Universally hailed as one of the most popular rock acts throughout the ‘70s and ‘80s, Foreigner still puts on an absolutely thrilling and sensational show thirty years later. Singer Kelly Hansen and lead guitarist Mick Jones are a wicked combination on songs like “Hot Blooded” and “Double Vision.” Foreigner’s showmanship is outstanding and this sensational concert is packed with smash hits like “Cold As Ice,” “Juke Box Hero” and “Urgent,” as well as the newest single “Too Late.” Song List: Night Life, Head Games, Cold As Ice, Waiting For A Girl Like You, Too Late, Say You Will, Long Long Way From Home, Double Vision, Blue Morning, Blue Day, Dirty White Boy, Starrider, Feels Like the First Time, Urgent, Juke Box Hero, I Want to Know What Love Is, Hot Blooded.

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Mick Jagger And Martin Scorsese’s Rock Drama Titled Vinyl

The 1970s rock-themed show in development between Mick Jagger and Martin Scorsese has been dubbed Vinyl. The show has been years in development and is now set to hit the screen in 2016. The show will star Bobby Cannavale, Olivia Wilde and Ray Romano. It is described by network HBO as, “Set in 1970s New York . . .”
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John Mayall & the Bluesbreakers and Friends: 70th Birthday Concert – Mick Taylor, Chris Barber, John Mayall & The Bluesbreakers & Eric Clapton

Mick Taylor, Chris Barber, John Mayall & The Bluesbreakers & Eric Clapton - John Mayall & the Bluesbreakers and Friends: 70th Birthday Concert  artwork

John Mayall & the Bluesbreakers and Friends: 70th Birthday Concert

Mick Taylor, Chris Barber, John Mayall & The Bluesbreakers & Eric Clapton

Genre: Concert Films

Price: $ 12.99

Rental Price: $ 2.99

Release Date: January 1, 2003


It's a warm summer's Saturday night, July 19, 2003 in Liverpool England and the eager audience patiently waits. In celebration of John Mayall's 70th birthday and for the benefit of UNICEF's fight against child exploitation, The Bluesbreakers (Tom Canning, Hank Van Sickle, Jo Yuele and Buddy Whittington) kick off with "Jacksboro Highway." After a few more numbers the place erupts as John Mayall appears to a standing ovation. The Godfather of British Blues has arrived and straight away he's playing fantastic harmonica and keyboards. Then (and after 38 years since they first played together) the "friends" and soul mates are reunited to a tumultuous reception as Eric Clapton appears on stage. Joining them is Mick Taylor and British Blues pioneer, Chris Barberas as they blast through nearly 2 1/2 hours of stunning blues. From blues standards to classics from the "Beano" album and on to contemporary Bluesbreakers material, an ecstatic Liverpool crowd laps up one of the finest nights of blues this millennium.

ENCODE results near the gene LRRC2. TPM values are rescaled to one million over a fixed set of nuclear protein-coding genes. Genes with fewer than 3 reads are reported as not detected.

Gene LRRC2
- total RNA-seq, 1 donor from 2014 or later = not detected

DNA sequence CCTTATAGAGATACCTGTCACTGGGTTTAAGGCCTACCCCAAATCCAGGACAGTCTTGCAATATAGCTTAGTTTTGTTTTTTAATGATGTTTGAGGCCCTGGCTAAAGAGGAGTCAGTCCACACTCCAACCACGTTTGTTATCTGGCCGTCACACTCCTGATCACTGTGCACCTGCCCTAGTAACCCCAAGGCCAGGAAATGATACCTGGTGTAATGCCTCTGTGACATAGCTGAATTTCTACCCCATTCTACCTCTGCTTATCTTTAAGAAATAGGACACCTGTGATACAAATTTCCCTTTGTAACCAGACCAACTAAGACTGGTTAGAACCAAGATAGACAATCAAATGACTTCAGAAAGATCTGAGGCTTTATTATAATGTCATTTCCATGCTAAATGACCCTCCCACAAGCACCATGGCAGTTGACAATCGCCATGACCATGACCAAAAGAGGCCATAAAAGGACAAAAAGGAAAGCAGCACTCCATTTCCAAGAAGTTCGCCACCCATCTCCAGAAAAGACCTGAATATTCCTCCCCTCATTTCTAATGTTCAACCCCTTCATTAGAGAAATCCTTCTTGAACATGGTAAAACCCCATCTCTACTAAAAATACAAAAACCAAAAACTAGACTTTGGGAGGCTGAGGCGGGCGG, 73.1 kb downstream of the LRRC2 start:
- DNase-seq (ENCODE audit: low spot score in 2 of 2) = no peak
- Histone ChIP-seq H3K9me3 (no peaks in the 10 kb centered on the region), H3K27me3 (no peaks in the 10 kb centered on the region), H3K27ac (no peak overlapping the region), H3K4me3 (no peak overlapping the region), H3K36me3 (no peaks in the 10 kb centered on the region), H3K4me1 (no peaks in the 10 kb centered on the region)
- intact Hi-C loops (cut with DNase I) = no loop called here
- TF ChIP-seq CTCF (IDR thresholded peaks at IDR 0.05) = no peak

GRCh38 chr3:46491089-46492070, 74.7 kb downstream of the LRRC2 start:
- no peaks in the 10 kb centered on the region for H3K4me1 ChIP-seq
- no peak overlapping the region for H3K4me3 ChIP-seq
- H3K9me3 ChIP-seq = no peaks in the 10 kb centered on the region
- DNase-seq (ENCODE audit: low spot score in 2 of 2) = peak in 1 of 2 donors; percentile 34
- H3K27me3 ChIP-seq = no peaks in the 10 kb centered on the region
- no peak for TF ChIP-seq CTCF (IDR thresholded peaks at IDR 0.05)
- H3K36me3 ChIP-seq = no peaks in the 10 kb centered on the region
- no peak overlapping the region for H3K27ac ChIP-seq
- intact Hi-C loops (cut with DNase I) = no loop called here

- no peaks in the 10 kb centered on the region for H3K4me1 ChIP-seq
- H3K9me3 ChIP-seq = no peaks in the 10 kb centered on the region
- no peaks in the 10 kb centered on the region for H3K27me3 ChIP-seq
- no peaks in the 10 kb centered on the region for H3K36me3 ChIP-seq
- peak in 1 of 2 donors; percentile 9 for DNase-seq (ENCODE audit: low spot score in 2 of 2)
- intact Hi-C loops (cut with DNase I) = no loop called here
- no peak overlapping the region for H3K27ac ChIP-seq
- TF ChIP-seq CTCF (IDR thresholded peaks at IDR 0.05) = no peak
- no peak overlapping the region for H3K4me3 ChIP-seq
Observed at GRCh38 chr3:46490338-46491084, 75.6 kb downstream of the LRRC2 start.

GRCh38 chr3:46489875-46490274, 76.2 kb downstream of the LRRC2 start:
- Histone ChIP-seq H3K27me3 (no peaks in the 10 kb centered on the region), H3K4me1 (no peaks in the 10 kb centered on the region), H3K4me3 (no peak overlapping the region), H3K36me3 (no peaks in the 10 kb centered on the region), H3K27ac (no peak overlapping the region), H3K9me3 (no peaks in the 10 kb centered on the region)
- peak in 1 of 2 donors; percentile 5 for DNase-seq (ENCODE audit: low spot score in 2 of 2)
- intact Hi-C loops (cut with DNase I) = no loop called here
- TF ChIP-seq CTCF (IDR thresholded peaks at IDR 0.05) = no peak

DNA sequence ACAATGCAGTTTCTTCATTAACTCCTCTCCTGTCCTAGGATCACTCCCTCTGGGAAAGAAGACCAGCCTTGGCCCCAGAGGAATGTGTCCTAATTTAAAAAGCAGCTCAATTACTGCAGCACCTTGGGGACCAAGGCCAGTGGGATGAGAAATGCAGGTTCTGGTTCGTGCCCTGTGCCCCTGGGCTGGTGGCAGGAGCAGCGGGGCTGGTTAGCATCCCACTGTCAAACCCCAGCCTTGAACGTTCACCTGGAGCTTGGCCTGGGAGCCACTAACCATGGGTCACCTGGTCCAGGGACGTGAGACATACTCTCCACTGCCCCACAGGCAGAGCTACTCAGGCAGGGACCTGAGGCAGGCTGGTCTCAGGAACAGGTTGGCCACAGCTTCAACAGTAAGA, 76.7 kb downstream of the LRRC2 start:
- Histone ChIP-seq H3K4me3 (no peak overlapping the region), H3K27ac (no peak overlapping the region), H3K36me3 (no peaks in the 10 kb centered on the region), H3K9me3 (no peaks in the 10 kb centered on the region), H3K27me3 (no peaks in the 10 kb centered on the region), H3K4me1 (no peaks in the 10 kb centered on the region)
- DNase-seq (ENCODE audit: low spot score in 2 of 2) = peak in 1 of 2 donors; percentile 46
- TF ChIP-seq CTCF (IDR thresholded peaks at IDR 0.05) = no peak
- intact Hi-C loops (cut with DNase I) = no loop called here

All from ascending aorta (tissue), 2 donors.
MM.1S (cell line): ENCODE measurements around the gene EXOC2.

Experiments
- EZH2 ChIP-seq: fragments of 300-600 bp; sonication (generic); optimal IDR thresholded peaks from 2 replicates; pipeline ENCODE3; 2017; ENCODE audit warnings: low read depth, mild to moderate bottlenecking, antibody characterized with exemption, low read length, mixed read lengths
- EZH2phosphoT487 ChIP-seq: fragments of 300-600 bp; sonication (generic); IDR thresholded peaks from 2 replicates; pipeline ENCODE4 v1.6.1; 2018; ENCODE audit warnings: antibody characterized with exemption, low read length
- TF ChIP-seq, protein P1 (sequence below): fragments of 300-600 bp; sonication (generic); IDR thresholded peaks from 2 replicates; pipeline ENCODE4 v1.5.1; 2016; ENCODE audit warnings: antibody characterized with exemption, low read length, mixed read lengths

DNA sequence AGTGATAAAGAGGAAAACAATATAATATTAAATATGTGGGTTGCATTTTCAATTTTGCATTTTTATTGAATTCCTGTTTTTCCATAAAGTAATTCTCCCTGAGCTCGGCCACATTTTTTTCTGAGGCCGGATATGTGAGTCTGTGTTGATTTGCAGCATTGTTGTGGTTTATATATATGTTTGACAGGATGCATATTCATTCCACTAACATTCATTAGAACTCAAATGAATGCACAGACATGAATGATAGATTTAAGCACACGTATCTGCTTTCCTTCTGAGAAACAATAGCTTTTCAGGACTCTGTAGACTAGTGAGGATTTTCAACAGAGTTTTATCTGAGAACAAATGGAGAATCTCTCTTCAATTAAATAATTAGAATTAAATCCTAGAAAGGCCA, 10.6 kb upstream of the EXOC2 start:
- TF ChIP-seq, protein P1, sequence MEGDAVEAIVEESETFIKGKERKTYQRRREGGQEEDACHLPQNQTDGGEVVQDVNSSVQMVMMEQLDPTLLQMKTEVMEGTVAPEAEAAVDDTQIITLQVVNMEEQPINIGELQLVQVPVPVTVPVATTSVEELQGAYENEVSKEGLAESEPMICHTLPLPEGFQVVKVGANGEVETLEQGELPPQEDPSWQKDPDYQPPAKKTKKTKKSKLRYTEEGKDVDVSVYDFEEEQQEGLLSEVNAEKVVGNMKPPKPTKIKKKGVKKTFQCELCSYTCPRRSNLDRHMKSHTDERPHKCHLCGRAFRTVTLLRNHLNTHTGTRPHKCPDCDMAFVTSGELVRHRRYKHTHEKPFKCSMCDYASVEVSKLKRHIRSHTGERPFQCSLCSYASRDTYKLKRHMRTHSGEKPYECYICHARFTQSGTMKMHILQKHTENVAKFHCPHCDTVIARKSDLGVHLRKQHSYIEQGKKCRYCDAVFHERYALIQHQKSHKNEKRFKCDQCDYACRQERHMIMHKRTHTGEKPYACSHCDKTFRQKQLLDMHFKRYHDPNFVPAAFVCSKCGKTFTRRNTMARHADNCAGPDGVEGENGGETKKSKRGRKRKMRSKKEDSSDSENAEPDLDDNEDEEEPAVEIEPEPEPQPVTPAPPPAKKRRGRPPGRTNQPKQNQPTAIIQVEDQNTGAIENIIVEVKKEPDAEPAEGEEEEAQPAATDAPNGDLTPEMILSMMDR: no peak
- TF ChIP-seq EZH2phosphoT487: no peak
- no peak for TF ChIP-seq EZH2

© © 2003 Eagle Rock (US)

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Mick Jagger Discusses Inspiration Behind ‘Moonlight Mile’

Rolling Stones fronter Mick Jagger says that the Sticky Fingers cut “Moonlight Mile” almost didn’t make the record. Speaking with the Wall Street Journal, Mick says he wrote the lyrics months before it was recorded, prompting the band to record it on the fly. “What makes ‘Moonlight Mile’ special is that it’s a song and a recording at once,” observed Jagger.
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Hollywood Hologram Wars: Vicious Legal Feud Behind Virtual Mariah, Marilyn and Mick


From Homer Simpson to Jimmy Kimmel to Disney’s upcoming ‘Star Wars’ movie, Hollywood’s new technology already is transmitting stars to multiple spots and reviving ones long gone. But now, a legal war between two entrepreneurs is holding back a potentially massive business as they squabble on social media (“Come at me, bro,” says one).

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Hollywood Reporter

Slipknot Guitarist Mick Thomson Stabbed In The Head During Knife Fight

Slipknot guitarist Mick Thomson was stabbed in the back of the head early Wednesday morning during a knife fight with his brother, police say.

Thomson, 41, and his brother Andrew, 35, were reportedly fighting inside Mick’s home in Clive, Iowa. The altercation got physical when it spilled outside. The brothers were found in the front yard, fighting with knives, according to KCCI.

Police said both men were intoxicated and were seriously hurt in the fight, but that none of the injuries were life-threatening. Both were taken to the hospital in separate ambulances.

No charges were initially charged.

Mick, whose full name is Mickael Gordon Thomson, plays guitar for the heavy metal band Slipknot. The band’s manager told Time that the incident wouldn’t impact future shows.

Late Wednesday, Slipknot’s lead singer Corey Taylor tweeted that Thomson was recovering.

There was no word on what injuries Andrew sustained.
Entertainment – The Huffington Post